We want the DMMapp to be usable on every device: are you at special collections and need to check if another library has a digital version of a manuscript? IPad next to you? DMMapp! At home, bored, and feel like exploring some digital collections? Laptop? DMMapp! On the train, sudden urge to see how many libraries have digitized manuscripts in Spain? IPhone? Android phone? Windows phone? DMMapp!

That is the goal. We are almost there, but not quite. What’s not working? You can see it on GitHub, and try to fix it if you want!

“DMMapp 2.0? Cool, I want to try it!”

Feel like giving the DMMapp 2.0 a try? Please visit the public beta and let us know what you think about it!

Digitized Manuscript from the Biblioteca de la Universidad de Barcelona

Devotionarium - Universitat de Barcelona. CRAI. Manuscrit. Ms. 1860

The Biblioteca de la Universidad de Barcelona one of the many new digitized libraries to the DMMapp (we are now at 500+!). The link to the Barcelona University Library was given to us through a tweet from @Archivalia_kg (he also has an excellent blog in German!)

The Biblioteca de la Universidad de Barcelona website

This is the second digital library from spain we review, with the first one being the Biblioteca Nacional de España. The Universidad de Barcelona (here) is home to 69 digitized manuscripts dating from the 10th century until the 18th. The interface is excellent: The link we provide takes you directly to the manuscripts. Here you can choose to have a “thumbnail” overview of the manuscripts along with the standard list. Manuscripts are completely digitized from front to back, and you are able to download them in rather high-resolution (1500×1200 circa, depending on the manuscript). The images present, in my opinion, an evident “blue” tint, meaning that the there is “too much blue channel” in the digital pictures. The images you see in this post have been processed. Something to keep in mind when looking at the miniatures for research purposes. Furthermore, there is no indication of which folio is being looked at, or being downloaded; only a generic indication of a “page”. The website is available in Catalan, Spanish, and English. The available metadata is quite standard and nothing more: no description of what is being looked at except the title, author, call name, copyrights, etc. A little description on significant folios or miniatures would have been nice to see, but it would be huge quantity of work to be done.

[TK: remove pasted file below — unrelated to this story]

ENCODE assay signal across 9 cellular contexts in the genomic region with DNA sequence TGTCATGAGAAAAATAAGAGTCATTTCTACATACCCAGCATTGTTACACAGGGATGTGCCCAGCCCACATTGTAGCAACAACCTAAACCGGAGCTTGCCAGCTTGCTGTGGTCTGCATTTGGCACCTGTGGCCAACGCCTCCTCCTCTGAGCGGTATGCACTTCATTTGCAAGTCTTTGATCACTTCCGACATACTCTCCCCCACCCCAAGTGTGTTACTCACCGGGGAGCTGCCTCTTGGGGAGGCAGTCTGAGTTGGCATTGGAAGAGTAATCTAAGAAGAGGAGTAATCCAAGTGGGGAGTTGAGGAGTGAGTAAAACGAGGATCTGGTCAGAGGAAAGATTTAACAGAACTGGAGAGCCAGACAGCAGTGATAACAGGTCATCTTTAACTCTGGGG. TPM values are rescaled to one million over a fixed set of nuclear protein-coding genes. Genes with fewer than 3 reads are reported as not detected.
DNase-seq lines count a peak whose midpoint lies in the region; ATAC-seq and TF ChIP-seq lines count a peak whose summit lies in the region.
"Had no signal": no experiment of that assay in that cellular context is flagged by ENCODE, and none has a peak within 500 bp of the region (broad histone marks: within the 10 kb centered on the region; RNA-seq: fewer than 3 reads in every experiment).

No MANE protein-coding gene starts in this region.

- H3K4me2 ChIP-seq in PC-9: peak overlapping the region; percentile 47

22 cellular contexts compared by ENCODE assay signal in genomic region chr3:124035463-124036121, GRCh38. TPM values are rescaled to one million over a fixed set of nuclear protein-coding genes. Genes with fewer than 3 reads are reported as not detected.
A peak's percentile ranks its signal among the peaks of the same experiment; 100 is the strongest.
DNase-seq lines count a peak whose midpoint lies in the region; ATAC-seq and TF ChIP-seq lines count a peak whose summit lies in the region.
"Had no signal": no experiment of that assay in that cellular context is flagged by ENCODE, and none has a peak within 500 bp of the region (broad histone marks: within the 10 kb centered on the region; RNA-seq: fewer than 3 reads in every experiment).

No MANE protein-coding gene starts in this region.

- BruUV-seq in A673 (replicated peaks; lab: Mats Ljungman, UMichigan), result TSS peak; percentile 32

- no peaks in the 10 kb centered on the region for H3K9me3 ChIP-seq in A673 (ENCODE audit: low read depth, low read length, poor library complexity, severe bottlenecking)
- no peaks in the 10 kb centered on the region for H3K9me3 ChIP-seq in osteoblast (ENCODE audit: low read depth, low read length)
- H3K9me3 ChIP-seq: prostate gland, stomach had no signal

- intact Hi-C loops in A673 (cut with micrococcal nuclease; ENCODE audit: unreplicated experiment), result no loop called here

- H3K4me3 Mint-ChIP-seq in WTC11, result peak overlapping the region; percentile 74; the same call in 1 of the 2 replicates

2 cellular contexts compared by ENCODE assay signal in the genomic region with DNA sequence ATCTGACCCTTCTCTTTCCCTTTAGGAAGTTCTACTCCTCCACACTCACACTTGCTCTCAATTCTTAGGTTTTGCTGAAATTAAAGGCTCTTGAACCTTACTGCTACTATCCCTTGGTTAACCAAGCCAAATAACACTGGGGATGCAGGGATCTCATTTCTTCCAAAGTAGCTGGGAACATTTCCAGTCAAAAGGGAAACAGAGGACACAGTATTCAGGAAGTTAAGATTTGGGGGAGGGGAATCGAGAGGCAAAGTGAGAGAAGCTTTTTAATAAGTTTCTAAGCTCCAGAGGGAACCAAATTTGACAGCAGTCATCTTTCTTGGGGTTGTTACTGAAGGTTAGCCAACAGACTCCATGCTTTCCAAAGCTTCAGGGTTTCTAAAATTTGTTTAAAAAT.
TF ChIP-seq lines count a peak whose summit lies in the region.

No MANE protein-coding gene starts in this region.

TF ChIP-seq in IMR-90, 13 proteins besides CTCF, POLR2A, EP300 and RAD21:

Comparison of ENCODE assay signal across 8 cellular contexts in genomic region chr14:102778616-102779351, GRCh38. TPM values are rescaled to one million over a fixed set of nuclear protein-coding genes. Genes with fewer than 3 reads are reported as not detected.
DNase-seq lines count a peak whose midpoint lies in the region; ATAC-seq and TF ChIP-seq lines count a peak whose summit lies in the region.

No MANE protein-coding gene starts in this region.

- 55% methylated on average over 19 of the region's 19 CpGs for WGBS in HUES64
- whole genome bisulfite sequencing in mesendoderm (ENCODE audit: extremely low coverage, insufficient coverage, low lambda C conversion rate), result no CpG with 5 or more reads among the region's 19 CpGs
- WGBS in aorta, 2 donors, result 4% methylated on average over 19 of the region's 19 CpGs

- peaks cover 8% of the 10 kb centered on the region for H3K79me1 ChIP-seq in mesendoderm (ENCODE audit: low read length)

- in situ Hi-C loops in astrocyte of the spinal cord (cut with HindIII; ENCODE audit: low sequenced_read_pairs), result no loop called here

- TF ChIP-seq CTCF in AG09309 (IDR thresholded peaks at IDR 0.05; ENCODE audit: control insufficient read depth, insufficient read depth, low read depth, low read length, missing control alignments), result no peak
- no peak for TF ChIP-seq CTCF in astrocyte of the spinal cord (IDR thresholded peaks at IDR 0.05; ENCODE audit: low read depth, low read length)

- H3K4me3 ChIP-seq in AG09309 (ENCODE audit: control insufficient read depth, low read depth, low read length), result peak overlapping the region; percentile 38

Copyright the Biblioteca de la Universidad de Barcelona

The images from the the Barcelona University Library are public domain, that means that images can be downloaded and used for any purpose.and that’s always a welcome sight! You can share the images on your blog, publish them in your book or thesis, make videos out of them, or anything that comes to your mind. Very good!

Highlights from the Biblioteca de la Universidad de Barcelona

The Universidad de Barcelona digital collection is full of interesting manuscripts to be explored. Here are some examples:

Psalterium - Biblioteca de la Universidad de Barcelona CRAI. Manuscrit. Ms. 165
Psalterium – Universitat de Barcelona. CRAI. Manuscrit. Ms. 165
Liber horarum - Biblioteca de la Universidad de Barcelona CRAI. Manuscrit. Ms. 1841
Liber horarum – Universitat de Barcelona. CRAI. Manuscrit. Ms. 1841

The digitized manuscripts of the Fitzwilliam Museum

Marlay cutting It. 12
Marlay cutting It. 12 – The Burial of St Monica at Ostia (left) and St Augustine Departing for Africa (right).

That little jewel in the in the center of Cambridge that is the Fitzwilliam Museum is home to an extraordinary collection of paintings, engravings, and most importantly for us, digitized medieval manuscripts. These manuscripts are available online (and linked in our app) so we went to give a look to see what wealth is available to us.

The Fitzwilliam Museum’s website

Following the link in on the DMMapp, you are taken directly to a list of all the digitized objects made available from the Fitzwilliam Museum that contain the keyword “manuscript”. As you will notice, on the left there is the possibility to further refine this search by showing objects that contain images, by maker, production place, etc., giving you plenty of control over what you would like to find.

Master of the Murano Gradual
Master of the Murano Gradual, The Dormition of the Virgin from the Gradual of San Mattia in Murano, Venice, c. 1420

Manuscripts are partially digitized and in most cases you will not be able to browse from front to back cover, but you will still be able to look at more than 700 digitized and described objects. The metadata is of alternating quality. In some cases you can read through a detailed description of a manuscript (MS McClean 172 is a perfect example), in others you might find the title and some basic information only (see MS CFMurray 15).

The technical problem with the images is that they are “responsive”. This means that the smaller your screen is, the smaller the digitized image shown will be. Furthermore there is no direct way to view the images full size, or to zoom in and out. That is a bit inconvenient; although a user-friendly solution (you will always see a good image, no matter on what device you are on), it doesn’t help a researcher that might be interested in the small details.